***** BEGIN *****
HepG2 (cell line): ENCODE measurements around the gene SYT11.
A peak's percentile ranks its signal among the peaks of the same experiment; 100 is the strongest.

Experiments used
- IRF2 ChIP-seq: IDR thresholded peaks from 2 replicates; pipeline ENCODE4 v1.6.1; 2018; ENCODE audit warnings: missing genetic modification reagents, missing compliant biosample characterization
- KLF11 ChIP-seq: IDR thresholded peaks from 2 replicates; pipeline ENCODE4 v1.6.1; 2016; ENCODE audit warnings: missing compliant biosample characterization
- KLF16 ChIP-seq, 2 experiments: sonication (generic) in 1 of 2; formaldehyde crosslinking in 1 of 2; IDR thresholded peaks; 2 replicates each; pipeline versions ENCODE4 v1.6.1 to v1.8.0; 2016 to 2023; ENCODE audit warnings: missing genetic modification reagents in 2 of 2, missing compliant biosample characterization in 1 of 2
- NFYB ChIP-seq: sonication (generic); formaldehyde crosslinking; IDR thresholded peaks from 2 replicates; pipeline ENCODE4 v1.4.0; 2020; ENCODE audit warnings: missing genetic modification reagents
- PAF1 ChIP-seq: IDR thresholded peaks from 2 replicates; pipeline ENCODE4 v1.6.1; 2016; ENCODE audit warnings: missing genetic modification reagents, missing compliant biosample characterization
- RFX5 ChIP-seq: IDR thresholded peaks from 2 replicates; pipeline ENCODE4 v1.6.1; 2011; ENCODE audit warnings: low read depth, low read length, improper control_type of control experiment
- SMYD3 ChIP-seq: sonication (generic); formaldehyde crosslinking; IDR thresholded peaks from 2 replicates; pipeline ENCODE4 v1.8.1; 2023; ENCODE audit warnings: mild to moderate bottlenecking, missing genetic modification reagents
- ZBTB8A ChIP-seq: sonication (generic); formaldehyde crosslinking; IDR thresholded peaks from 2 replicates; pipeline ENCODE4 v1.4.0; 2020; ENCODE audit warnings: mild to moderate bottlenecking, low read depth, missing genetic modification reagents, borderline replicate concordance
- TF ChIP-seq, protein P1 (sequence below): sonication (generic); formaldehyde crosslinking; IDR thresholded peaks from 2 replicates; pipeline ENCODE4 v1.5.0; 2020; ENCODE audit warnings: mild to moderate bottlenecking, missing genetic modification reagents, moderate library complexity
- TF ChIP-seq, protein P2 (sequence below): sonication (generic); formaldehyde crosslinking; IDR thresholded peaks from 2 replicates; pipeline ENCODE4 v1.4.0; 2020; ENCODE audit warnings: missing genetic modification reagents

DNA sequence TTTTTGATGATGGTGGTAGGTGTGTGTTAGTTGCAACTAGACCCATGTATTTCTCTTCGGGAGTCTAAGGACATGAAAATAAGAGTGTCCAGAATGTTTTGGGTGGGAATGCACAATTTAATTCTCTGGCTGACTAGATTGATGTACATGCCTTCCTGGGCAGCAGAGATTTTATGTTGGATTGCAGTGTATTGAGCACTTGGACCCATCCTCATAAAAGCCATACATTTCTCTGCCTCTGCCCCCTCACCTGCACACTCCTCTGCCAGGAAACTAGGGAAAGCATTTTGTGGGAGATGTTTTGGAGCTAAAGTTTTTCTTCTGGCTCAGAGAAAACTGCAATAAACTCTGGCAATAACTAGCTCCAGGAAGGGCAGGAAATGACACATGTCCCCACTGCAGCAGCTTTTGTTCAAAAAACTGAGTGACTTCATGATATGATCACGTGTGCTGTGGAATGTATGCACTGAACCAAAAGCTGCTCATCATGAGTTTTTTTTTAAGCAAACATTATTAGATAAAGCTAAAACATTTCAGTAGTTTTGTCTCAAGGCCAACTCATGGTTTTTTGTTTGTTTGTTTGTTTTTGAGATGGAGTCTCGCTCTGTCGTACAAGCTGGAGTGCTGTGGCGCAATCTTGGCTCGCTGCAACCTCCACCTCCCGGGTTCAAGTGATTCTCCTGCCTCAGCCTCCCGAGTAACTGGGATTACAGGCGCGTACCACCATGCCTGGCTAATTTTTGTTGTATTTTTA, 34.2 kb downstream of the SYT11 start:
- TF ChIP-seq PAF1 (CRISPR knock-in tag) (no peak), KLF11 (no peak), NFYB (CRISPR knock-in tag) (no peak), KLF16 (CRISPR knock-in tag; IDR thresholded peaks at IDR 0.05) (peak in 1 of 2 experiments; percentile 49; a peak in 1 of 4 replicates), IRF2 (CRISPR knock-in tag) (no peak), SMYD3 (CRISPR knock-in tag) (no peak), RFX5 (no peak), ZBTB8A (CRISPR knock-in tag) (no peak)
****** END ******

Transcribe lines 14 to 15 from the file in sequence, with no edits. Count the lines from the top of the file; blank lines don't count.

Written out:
DNA sequence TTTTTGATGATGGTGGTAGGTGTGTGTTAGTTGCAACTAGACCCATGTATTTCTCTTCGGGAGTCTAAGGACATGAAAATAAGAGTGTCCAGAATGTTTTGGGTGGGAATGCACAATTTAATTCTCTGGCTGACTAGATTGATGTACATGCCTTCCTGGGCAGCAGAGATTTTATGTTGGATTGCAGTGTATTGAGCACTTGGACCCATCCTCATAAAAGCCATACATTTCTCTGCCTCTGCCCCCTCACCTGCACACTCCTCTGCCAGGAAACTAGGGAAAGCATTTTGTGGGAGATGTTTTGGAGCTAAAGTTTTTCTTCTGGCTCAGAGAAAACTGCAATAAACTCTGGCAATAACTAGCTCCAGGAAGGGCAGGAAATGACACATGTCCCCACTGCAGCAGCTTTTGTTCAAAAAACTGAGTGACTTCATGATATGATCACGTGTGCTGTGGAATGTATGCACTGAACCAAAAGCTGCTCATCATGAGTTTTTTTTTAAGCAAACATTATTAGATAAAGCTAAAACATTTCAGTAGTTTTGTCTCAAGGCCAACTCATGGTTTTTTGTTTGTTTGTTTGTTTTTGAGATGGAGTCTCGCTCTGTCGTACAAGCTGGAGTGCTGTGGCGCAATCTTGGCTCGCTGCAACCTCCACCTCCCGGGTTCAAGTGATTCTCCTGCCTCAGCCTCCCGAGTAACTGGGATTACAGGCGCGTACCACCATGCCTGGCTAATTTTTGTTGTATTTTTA, 34.2 kb downstream of the SYT11 start:
- TF ChIP-seq PAF1 (CRISPR knock-in tag) (no peak), KLF11 (no peak), NFYB (CRISPR knock-in tag) (no peak), KLF16 (CRISPR knock-in tag; IDR thresholded peaks at IDR 0.05) (peak in 1 of 2 experiments; percentile 49; a peak in 1 of 4 replicates), IRF2 (CRISPR knock-in tag) (no peak), SMYD3 (CRISPR knock-in tag) (no peak), RFX5 (no peak), ZBTB8A (CRISPR knock-in tag) (no peak)